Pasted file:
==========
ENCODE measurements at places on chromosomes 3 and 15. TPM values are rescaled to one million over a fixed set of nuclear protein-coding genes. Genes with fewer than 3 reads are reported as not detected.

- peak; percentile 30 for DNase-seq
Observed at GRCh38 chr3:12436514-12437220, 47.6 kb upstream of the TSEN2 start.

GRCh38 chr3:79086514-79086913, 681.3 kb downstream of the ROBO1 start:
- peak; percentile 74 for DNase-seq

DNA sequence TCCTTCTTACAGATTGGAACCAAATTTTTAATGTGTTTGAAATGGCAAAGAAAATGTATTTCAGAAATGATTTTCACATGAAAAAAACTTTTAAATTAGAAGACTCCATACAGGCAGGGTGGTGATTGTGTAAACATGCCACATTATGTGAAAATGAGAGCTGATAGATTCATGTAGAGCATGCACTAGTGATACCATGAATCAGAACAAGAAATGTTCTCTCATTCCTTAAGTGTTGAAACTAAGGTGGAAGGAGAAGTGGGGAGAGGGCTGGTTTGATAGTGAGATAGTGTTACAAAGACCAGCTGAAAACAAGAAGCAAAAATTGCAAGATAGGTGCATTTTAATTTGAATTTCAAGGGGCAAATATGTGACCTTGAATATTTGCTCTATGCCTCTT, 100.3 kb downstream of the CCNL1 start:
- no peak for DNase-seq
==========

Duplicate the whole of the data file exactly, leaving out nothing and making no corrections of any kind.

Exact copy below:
ENCODE measurements at places on chromosomes 3 and 15. TPM values are rescaled to one million over a fixed set of nuclear protein-coding genes. Genes with fewer than 3 reads are reported as not detected.

- peak; percentile 30 for DNase-seq
Observed at GRCh38 chr3:12436514-12437220, 47.6 kb upstream of the TSEN2 start.

GRCh38 chr3:79086514-79086913, 681.3 kb downstream of the ROBO1 start:
- peak; percentile 74 for DNase-seq

DNA sequence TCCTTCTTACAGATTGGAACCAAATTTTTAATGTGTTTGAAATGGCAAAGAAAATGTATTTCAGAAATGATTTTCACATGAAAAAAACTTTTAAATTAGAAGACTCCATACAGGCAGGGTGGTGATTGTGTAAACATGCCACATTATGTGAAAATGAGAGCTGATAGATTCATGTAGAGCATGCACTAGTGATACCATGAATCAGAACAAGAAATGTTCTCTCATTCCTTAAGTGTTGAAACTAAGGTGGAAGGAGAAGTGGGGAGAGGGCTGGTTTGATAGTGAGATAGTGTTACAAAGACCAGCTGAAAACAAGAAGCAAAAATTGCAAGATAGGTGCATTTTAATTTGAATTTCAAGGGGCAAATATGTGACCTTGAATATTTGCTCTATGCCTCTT, 100.3 kb downstream of the CCNL1 start:
- no peak for DNase-seq